My “Abbu” (father) came from a Bangla-speaking family while my Ammu (mother) hailed from a Urdu-speaking family. It’s a common phenomenon in Bangladesh because before the 1971 war, we used to be East Pakistan and families that spoke both languages lived in both East Pakistan (now Bangladesh) and West Pakistan (now Pakistan). Growing up, my brother and I spoke both languages, at home we spoke Bangla and in my maternal grandparents' house we spoke Urdu/Hindi mixed.
Muslim Canadians are rallying across the country to support the Rohingya in Myanmar/Burma and Rohingya refugees who have fled to Bangladesh.
On September 13th, Prime Minister Justin Trudeau spoke with Daw Aung San Suu Kyi, State Counsellor of Myanmar. "The Prime Minister conveyed his deep concerns over the situation in Rakhine State for Rohingya Muslims and other ethnic minorities. He stressed the particular importance of the State Counsellor as a moral and political leader. The Prime Minister also emphasised the urgent need for Myanmar's military and civilian leaders to take a strong stand in ending the violence, promoting the protection of civilians and promoting unimpeded access for the UN and international humanitarian actors. The Prime Minister and the State Counsellor discussed the need to defend and protect the rights of all minorities. The Prime Minister offered Canada’s support to help build a peaceful and stable society in Myanmar that is respectful of the rights of all ethnic minorities. The State Counsellor expressed appreciation for Canada’s contribution to humanitarian efforts."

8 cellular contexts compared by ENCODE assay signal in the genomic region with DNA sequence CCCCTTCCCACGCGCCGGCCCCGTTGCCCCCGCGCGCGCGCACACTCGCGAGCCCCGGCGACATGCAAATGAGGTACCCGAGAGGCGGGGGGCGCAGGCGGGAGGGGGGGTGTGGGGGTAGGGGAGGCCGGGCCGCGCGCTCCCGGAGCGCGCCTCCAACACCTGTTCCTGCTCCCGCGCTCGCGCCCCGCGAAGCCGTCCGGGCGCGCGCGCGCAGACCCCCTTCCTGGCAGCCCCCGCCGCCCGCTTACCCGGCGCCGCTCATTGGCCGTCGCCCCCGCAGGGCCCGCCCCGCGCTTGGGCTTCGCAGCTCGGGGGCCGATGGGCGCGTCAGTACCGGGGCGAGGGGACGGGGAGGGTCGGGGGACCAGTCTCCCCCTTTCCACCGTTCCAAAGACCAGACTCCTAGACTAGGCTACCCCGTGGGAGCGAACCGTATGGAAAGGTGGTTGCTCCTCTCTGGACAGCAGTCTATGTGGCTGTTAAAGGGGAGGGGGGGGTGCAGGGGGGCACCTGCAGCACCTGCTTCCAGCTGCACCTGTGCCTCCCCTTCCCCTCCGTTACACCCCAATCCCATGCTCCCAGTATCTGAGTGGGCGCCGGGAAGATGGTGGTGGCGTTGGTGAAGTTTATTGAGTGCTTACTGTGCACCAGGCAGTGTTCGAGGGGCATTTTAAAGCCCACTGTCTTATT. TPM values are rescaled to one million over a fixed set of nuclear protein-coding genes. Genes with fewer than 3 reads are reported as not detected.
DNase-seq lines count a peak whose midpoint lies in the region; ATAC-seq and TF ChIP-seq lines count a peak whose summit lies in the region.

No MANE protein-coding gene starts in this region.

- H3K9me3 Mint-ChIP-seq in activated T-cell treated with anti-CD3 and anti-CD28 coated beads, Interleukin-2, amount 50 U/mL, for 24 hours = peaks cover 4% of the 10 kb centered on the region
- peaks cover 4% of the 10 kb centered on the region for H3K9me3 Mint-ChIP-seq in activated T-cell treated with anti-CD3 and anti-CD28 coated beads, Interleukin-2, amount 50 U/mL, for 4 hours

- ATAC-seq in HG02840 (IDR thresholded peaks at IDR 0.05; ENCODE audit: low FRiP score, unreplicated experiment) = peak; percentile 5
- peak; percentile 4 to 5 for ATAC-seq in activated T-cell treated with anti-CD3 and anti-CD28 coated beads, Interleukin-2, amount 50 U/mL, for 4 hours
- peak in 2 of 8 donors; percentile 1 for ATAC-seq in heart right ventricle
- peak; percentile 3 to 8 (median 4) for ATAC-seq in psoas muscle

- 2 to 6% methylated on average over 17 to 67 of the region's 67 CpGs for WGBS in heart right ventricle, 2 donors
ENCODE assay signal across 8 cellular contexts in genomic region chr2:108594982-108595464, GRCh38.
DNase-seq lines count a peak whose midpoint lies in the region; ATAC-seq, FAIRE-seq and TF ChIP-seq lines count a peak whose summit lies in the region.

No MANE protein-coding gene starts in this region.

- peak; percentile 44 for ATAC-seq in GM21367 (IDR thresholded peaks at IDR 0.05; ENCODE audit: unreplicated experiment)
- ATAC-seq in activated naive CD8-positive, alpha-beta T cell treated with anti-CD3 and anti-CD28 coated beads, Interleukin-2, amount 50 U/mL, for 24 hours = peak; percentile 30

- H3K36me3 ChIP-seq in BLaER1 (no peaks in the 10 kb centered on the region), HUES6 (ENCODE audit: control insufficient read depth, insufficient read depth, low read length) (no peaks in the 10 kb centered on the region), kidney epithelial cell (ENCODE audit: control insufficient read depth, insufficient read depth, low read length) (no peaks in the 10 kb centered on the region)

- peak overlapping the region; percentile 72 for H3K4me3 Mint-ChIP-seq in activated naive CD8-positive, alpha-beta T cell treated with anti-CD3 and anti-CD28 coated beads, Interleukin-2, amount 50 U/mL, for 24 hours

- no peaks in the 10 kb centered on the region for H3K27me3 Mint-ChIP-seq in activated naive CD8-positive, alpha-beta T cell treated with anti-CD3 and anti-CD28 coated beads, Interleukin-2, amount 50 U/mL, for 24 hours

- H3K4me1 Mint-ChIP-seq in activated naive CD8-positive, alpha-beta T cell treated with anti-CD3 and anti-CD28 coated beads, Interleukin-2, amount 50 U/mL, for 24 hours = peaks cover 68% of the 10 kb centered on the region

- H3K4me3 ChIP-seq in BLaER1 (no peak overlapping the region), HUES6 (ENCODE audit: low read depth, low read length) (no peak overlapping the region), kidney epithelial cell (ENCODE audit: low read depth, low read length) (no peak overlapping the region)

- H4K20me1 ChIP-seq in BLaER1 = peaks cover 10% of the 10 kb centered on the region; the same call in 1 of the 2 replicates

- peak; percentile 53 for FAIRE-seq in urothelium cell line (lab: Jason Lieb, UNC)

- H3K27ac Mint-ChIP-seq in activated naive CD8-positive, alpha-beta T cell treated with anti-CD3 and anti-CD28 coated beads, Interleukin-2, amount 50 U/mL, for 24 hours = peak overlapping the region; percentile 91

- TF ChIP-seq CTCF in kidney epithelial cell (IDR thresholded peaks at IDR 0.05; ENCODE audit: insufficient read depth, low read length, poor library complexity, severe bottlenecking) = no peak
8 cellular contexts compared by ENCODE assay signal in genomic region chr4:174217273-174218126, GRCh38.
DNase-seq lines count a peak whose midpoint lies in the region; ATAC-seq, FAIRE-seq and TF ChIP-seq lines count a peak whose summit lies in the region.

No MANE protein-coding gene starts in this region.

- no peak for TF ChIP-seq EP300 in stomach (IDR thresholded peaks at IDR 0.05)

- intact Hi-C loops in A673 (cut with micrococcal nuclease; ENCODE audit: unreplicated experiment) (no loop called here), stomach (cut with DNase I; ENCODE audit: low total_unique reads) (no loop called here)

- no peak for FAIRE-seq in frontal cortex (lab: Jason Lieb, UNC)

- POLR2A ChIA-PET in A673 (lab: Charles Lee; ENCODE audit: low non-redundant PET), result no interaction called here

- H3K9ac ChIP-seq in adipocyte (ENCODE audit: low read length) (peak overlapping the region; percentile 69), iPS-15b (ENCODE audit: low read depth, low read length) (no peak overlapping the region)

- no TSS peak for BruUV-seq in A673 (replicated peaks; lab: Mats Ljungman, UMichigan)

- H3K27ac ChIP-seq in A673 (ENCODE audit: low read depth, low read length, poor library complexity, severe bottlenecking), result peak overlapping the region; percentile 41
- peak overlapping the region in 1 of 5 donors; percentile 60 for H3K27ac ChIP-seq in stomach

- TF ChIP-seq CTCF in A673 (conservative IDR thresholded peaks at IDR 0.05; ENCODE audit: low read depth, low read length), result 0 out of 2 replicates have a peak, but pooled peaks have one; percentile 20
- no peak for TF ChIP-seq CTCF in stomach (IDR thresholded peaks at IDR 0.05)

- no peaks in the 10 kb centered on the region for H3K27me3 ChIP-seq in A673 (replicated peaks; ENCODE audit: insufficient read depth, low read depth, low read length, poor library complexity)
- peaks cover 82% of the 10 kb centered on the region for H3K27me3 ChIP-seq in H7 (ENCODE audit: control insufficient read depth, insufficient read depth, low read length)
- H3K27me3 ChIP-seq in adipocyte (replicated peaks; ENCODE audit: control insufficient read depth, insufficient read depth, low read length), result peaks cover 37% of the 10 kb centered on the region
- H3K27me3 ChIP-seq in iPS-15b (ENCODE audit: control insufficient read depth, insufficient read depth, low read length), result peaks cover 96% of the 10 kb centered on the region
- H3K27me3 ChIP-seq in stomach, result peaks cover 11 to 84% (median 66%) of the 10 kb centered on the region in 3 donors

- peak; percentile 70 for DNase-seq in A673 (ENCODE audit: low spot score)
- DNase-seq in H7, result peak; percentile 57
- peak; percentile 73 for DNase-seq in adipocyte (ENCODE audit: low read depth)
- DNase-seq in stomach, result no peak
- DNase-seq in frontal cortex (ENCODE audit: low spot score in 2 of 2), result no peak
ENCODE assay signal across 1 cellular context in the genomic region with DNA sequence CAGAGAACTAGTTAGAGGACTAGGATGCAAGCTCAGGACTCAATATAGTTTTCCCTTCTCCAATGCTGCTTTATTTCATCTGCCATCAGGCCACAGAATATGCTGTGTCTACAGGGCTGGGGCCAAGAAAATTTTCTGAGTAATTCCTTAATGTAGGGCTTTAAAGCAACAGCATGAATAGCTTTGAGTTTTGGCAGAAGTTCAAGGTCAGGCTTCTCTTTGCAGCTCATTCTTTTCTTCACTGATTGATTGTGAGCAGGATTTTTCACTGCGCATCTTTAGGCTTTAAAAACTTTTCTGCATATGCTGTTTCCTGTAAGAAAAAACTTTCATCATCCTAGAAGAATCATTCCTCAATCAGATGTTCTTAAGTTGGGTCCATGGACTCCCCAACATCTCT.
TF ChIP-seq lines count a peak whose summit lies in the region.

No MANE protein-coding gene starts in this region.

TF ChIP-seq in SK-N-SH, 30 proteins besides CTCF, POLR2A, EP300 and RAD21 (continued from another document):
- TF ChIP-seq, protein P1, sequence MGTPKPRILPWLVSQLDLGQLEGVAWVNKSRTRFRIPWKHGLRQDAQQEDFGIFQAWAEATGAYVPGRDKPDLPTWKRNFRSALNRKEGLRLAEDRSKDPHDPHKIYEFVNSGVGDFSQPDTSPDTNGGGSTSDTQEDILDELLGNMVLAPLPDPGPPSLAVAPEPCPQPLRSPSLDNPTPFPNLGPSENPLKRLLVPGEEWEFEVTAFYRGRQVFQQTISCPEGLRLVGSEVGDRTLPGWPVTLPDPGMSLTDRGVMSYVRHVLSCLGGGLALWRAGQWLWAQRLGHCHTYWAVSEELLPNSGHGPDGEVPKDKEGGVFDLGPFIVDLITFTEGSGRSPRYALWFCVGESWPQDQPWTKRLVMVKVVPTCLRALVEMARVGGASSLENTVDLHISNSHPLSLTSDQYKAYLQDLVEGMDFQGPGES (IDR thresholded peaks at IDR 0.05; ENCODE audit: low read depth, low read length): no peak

Born and raised in Montreal, Indo-Pakistani Canadian Navaid Aziz, 33, stumbled upon a vocation as an Islamic scholar when he was accepted to the Islamic University of Madinah in Saudi Arabia at 17. Now an imam in Calgary, Aziz will be coming to Ottawa’s I.LEAD Conference to discuss youth empowerment, countering radicalization in Muslim communities, and creating a balanced and just Muslim community.
For some Muslims in Canada, the events of September 11th cling to their collective memory like a dark stain, penetrating so deep into the fabric of the community that its presence is still felt 13 years later.
“The vast majority of Muslims opposed that barbarism and today remain horrified with what happened,” states Abdul Souraya, immigration lawyer and co-chair of the Calgary Police Middle East advisory Committee.
“Sometimes the community is painted with a very large brush. And there’s a collective punishment and anguish that goes with that.”
That sentiment is particularly fresh in Calgary, the hometown of five young men who reportedly joined an Islamic extremist group and were subsequently killed in action overseas in the last year.
Souraya was one of the presenters at this year’s OWN IT 2014 – a four-day conference organized by Calgary Muslim groups. Government officials, community leaders, academics, and police convened at a southwest Calgary mosque to discuss how to prevent criminal radicalization.